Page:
“How you been, Lamont?”

“Fine, fine, how about you?”

“Oh, alright.” He didn’t want to admit to his headache and 99 degree fever. That sort of news sometimes freaked people out.

Lamont held up four fingers. “Four times, man, four times I’ve had it. How about you?”

“Five, I think.”

“Five?! Oh shit man, watch out. Hey, if you get it a sixth time, I hope you break a record,” Lamont said with both pity and hope.

One of the few things scientists had discovered about the coronavirus was that nobody survived more than five known infections. The sixth time, for those who managed to make it to a sixth time, was always fatal.

“Thanks. See ya around, Lamont.” He turned back to his box of beans and resumed restocking, not wanting his eyes to betray the fear of death.

Returning home that evening, Terrance thought he heard a wolf howl far off in the darkling twilight, and quickened his step. There’d been rumors of wolf sightings, but it seemed unbelievable to have such large, wild predators prowling the city. Mother Nature couldn’t be recovering that quickly, he reasoned. Impossible.

He shut the door behind him. Safe now, from wolves or whatever was out there. Safe. Safe from all but the invisible enemy. He rubbed the palms of his hands on his burning forehead. He felt tired. His body ached all over. More so than it should.

Into the bathroom he trudged, to the drawer that held the thermometer that had portended his wife’s death. And she after only three times! Why had he lasted through five? Who knew? No one knew.

What scientists did know, was that each infection was followed by antibodies. But those antibodies only protected people for about four to twelve months. And each reinfection weakened the body more and more, like a cannonade cracking the ramparts of a castle. Infections left survivors with permanently damaged lungs, hearts, kidneys, and other organs, creating within them underlying conditions.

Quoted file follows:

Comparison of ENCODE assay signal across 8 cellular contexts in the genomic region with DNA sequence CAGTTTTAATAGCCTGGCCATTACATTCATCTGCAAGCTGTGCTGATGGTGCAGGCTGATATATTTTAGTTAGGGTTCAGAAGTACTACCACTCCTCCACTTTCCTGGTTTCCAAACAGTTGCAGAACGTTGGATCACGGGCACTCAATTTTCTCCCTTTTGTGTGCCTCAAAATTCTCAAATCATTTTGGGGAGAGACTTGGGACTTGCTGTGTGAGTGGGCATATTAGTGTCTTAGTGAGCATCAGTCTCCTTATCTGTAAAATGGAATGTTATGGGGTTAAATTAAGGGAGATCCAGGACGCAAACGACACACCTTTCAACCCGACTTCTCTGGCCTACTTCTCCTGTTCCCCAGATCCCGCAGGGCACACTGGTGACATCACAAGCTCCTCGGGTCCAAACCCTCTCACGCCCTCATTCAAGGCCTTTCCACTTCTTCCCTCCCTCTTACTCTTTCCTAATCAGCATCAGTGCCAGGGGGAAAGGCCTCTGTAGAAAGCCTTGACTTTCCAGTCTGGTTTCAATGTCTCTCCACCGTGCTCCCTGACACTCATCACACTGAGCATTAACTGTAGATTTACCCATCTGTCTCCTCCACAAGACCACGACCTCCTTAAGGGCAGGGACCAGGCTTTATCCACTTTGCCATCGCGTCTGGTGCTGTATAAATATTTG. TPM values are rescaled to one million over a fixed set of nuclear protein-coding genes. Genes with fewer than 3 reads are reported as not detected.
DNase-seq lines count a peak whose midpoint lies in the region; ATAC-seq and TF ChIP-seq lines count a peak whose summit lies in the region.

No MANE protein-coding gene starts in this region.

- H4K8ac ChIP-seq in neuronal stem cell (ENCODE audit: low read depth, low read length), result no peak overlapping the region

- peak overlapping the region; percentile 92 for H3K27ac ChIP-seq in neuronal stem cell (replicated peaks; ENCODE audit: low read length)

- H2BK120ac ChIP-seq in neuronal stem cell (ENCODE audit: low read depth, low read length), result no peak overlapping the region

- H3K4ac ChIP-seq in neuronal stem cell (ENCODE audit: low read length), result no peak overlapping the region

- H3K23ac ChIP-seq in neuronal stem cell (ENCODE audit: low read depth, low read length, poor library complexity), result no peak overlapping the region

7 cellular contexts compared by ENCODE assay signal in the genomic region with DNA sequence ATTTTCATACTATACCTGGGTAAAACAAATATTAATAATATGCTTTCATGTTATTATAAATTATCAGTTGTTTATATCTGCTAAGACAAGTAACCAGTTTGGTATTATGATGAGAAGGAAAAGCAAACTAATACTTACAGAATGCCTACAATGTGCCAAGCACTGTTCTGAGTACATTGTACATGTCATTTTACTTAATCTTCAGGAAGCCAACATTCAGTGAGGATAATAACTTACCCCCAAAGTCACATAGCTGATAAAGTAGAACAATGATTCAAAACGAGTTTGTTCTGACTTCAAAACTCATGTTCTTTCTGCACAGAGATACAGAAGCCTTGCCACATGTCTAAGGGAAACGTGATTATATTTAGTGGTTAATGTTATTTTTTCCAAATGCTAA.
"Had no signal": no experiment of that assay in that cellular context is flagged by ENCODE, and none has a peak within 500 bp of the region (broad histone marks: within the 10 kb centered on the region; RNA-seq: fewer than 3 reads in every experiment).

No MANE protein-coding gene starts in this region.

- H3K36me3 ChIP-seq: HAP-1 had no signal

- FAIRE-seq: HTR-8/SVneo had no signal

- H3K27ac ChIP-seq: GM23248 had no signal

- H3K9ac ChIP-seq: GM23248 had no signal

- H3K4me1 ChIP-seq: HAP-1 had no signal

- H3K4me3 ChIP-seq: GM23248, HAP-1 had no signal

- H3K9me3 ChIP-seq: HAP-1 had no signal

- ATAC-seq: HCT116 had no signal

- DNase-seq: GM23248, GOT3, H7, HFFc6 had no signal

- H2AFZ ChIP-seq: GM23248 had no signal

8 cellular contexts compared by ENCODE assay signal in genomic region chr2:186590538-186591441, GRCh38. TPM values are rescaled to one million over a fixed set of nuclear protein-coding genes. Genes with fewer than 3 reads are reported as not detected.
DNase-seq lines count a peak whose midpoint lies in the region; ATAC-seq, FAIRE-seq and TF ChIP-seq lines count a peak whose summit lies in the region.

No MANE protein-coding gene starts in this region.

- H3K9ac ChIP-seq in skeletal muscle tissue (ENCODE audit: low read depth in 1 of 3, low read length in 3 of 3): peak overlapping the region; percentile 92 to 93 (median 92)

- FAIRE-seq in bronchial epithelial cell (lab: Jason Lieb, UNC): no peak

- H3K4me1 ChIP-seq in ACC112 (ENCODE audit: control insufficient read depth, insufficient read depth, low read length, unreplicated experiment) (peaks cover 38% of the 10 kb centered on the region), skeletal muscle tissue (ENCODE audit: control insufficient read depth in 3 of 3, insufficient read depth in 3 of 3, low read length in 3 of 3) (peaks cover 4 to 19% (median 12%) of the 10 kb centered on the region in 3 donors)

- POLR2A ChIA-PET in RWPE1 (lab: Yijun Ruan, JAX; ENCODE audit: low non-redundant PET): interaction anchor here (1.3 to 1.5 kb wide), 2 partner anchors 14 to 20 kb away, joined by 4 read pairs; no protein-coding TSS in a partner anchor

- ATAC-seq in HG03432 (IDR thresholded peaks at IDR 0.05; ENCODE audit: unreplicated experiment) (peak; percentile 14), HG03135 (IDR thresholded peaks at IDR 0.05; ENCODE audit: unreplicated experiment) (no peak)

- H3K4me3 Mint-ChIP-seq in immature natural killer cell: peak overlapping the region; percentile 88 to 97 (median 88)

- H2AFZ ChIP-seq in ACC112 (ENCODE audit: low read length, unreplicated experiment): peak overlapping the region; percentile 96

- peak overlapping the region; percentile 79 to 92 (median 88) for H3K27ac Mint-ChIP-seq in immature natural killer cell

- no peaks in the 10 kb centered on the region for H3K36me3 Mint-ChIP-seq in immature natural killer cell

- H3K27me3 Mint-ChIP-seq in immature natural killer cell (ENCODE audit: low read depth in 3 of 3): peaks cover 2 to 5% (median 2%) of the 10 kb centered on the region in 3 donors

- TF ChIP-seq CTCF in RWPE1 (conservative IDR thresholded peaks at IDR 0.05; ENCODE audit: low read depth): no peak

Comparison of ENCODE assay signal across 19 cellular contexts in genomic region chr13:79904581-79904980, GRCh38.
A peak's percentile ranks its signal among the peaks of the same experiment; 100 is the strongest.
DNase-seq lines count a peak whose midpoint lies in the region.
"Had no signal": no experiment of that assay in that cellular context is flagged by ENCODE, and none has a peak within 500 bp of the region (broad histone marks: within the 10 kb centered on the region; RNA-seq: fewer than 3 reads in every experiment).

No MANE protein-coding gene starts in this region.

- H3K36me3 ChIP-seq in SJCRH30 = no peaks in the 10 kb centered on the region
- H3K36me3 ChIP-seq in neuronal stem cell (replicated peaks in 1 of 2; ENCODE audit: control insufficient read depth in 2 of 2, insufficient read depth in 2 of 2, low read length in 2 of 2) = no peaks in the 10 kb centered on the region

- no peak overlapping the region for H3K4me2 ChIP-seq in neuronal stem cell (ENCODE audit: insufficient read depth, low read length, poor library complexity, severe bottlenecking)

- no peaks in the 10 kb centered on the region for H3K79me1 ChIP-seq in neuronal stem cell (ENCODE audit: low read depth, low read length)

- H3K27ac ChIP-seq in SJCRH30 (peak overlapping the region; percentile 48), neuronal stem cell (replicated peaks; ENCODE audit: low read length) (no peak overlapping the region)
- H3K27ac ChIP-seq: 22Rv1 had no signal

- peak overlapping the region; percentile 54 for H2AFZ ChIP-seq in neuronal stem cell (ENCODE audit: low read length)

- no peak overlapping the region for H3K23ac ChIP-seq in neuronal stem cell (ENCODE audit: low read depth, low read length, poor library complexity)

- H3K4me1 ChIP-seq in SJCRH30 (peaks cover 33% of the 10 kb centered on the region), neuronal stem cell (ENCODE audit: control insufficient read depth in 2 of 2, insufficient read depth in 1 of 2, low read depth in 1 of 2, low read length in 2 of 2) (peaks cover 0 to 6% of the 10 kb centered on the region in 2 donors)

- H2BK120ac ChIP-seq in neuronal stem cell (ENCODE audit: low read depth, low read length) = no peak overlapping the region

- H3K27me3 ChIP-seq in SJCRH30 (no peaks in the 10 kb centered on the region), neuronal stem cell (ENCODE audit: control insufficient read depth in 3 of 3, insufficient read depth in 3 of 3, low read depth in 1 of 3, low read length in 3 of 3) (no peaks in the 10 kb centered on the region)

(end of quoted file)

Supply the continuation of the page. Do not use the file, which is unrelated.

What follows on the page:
Those who already had underlying conditions often died from their first infection. For healthier victims, it usually took two, three, four, five, and rarely six. Nobody had ever been known to survive six infections. Number six always broke the castle walls down.

He shook the mercury to the bottom with a few flicks of his wrist, then stuck the thermometer under his tongue. He studied his ridiculous reflection in the mirror, with the glass stick jutting out from between his lips. He pulled it out and examined the result.

101 degrees.

Terrance didn’t bother putting the glass stick away. He just left it sitting in a puddle of his saliva, on the quartz countertop.

His body was warm, but he felt cold. In fact, he felt like he was freezing. And he was so tired. He wanted nothing more than to snuggle into his bed, under some deep, warm covers, and rest his aching muscles.

Hunger had fled his stomach. He only wanted rest. And so, within minutes, Terrance found himself crawling between sheets and sinking into the comfort of his mattress. He’d neglected to draw the curtains of his bedroom window, but felt too tired and achy to care.

Glancing out the window as he adjusted blankets around his shivering body and head, Terrance caught the vestigial red glow of a recently submerged sunset. He finished adjusting and stopped moving, readying himself for sleep. He coughed a few times.

His tussive fit died down, and a silence enswathed him like heavy cloth. Outside, no city sounds seeped through his window. Just an eldritch quiet, that perfused every molecule of the universe.